There is the possibility that the wind veil will draw the curious. At the press conference, Jerry Bell's excitement was evident, and it sure does look cool. Here's a video sample from another installation:
Despite the coolness factor, I can't help but notice that it doesn't exactly conceal the building on which it is mounted, but just sort of adds visual interest. Personally, I don't have anything against big banners as a solution, but this is definitely much more sophisticated.
It's fair to say that the design has a distinct sophistication about it. It is classy, tending just a little bit toward uppity -- without actually getting there. It's certainly another reason why Target Field will stand out among other ballparks of its era.
I want to spend the next few days looking at its various elements.
Being a bit new to this, I'm finding myself fascinated by the way the media interacts with stories like this, and the people behind them. For example, here's one take that contains this editorial observation:
Unfortunately, Bell marred the proceedings with an off-the-cuff snotty comment to reporter Randy Furst of the Star Tribune that reinforced the club's off-putting smugness about the ballpark project.
In their initial presentations Wednesday, neither the Twins nor Target announced what the Plaza design will cost, or whether public money was being tapped. Target, remember, never revealed what it paid for the ballpark naming rights, an odd bit of secrecy for a public project of this magnitude. And last month, Target laid off 600 employees in the Twin Cities while reducing its work force by 9 percent. Furst asked how the companies could justify spending on frills at a time of economic crisis. Only then did Bell step in to estimate the design pricetag.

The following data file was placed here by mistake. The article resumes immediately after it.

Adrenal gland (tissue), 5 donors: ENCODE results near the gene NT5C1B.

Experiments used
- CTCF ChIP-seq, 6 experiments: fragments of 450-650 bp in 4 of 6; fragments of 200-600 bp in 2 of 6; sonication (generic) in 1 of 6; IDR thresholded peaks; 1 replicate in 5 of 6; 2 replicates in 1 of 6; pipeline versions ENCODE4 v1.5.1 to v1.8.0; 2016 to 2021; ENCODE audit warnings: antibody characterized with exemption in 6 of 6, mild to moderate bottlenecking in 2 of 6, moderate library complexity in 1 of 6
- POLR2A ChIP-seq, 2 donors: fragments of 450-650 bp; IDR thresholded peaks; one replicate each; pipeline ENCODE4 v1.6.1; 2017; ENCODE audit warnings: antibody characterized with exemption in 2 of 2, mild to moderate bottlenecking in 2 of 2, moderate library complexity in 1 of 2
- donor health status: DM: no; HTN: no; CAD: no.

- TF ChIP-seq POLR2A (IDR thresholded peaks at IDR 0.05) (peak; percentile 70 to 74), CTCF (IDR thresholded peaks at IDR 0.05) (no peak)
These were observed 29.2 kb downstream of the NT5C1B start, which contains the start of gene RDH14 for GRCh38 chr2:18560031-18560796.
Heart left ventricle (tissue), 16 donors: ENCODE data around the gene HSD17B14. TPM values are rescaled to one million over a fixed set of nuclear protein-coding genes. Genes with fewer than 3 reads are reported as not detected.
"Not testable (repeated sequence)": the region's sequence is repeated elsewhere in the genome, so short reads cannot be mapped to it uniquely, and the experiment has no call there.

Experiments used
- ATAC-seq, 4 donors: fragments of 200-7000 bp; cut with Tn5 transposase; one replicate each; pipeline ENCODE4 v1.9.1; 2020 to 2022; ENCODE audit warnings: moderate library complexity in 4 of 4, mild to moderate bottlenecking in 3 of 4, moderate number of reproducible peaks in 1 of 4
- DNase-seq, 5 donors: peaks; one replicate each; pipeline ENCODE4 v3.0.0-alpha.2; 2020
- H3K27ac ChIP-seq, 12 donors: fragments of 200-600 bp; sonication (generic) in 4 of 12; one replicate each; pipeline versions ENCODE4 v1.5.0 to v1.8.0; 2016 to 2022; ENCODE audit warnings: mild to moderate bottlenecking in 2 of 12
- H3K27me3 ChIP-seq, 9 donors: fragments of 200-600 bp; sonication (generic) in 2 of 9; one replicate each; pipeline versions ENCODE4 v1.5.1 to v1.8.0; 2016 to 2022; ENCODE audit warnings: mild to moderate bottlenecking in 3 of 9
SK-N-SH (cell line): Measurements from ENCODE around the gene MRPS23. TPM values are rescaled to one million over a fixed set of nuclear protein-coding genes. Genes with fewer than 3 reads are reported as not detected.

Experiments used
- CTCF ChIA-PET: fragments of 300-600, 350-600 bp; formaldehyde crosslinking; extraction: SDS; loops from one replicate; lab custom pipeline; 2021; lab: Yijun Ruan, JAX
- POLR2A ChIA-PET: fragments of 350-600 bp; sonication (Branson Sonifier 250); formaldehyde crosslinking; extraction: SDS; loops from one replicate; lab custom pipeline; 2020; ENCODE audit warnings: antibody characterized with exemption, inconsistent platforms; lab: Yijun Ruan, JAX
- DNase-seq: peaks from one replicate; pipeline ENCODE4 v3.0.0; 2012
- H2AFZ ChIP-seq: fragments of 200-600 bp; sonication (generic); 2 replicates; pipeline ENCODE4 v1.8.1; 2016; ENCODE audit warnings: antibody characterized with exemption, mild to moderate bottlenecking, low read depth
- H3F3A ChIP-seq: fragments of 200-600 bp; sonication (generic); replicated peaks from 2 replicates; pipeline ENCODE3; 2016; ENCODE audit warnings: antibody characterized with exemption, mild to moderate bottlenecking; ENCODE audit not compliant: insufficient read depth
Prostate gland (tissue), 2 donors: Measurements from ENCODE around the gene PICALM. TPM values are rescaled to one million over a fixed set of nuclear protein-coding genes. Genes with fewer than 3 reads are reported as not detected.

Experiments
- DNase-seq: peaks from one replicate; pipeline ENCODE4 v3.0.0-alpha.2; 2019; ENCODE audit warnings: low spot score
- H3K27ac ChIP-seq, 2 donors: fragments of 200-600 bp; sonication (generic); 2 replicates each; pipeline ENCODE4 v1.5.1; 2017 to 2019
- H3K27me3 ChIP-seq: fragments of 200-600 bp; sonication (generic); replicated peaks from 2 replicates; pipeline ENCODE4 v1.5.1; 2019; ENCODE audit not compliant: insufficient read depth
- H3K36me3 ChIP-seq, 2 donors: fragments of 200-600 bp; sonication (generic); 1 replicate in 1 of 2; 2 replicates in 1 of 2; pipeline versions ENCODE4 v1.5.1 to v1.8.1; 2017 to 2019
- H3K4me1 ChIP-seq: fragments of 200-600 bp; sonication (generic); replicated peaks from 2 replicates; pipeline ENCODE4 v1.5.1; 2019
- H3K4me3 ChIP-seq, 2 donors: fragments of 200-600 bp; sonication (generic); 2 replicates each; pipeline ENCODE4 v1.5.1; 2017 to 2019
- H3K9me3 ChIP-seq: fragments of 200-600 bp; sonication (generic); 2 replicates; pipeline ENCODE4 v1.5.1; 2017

When Furst asked a follow-up later, Bell rebuked him for continuing to ask about costs and added, "Not every company is bankrupt," a shot at the Star Tribune's well-publicized financial woes. Many people cringed. Someone with a quick wit might have suggested the Twins spend less money on vines and veils and more on a third baseman, but that's for another story.
But there's no denying that his question had a cutting quality to it. I didn't get the exact wording, but let me paraphrase it as I understood it: How can you justify spending so much money on this type of BS when people are losing their jobs everywhere?
To the left, out of view, was a row of guys in very nice suits. Most I did not recognize.